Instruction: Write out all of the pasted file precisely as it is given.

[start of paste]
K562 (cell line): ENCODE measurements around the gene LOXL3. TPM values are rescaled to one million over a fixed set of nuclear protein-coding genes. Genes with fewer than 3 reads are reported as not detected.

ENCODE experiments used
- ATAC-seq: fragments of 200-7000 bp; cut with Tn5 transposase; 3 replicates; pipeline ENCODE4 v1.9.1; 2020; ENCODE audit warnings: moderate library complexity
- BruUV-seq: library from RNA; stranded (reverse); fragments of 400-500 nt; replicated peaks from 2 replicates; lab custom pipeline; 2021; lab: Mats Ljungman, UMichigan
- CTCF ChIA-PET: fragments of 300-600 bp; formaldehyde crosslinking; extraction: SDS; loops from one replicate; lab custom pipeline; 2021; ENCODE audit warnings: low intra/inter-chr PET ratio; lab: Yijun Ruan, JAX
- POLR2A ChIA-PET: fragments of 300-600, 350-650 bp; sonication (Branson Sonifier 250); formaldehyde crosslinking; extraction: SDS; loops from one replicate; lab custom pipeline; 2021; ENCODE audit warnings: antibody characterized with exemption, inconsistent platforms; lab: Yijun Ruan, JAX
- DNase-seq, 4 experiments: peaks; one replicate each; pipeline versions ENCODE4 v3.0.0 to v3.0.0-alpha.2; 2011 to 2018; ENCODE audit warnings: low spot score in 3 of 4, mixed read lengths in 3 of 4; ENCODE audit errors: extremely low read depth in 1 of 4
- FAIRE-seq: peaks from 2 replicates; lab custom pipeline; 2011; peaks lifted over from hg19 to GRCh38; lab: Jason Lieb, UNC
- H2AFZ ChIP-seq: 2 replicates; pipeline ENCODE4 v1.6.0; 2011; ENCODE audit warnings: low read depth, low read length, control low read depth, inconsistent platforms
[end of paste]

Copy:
K562 (cell line): ENCODE measurements around the gene LOXL3. TPM values are rescaled to one million over a fixed set of nuclear protein-coding genes. Genes with fewer than 3 reads are reported as not detected.

ENCODE experiments used
- ATAC-seq: fragments of 200-7000 bp; cut with Tn5 transposase; 3 replicates; pipeline ENCODE4 v1.9.1; 2020; ENCODE audit warnings: moderate library complexity
- BruUV-seq: library from RNA; stranded (reverse); fragments of 400-500 nt; replicated peaks from 2 replicates; lab custom pipeline; 2021; lab: Mats Ljungman, UMichigan
- CTCF ChIA-PET: fragments of 300-600 bp; formaldehyde crosslinking; extraction: SDS; loops from one replicate; lab custom pipeline; 2021; ENCODE audit warnings: low intra/inter-chr PET ratio; lab: Yijun Ruan, JAX
- POLR2A ChIA-PET: fragments of 300-600, 350-650 bp; sonication (Branson Sonifier 250); formaldehyde crosslinking; extraction: SDS; loops from one replicate; lab custom pipeline; 2021; ENCODE audit warnings: antibody characterized with exemption, inconsistent platforms; lab: Yijun Ruan, JAX
- DNase-seq, 4 experiments: peaks; one replicate each; pipeline versions ENCODE4 v3.0.0 to v3.0.0-alpha.2; 2011 to 2018; ENCODE audit warnings: low spot score in 3 of 4, mixed read lengths in 3 of 4; ENCODE audit errors: extremely low read depth in 1 of 4
- FAIRE-seq: peaks from 2 replicates; lab custom pipeline; 2011; peaks lifted over from hg19 to GRCh38; lab: Jason Lieb, UNC
- H2AFZ ChIP-seq: 2 replicates; pipeline ENCODE4 v1.6.0; 2011; ENCODE audit warnings: low read depth, low read length, control low read depth, inconsistent platforms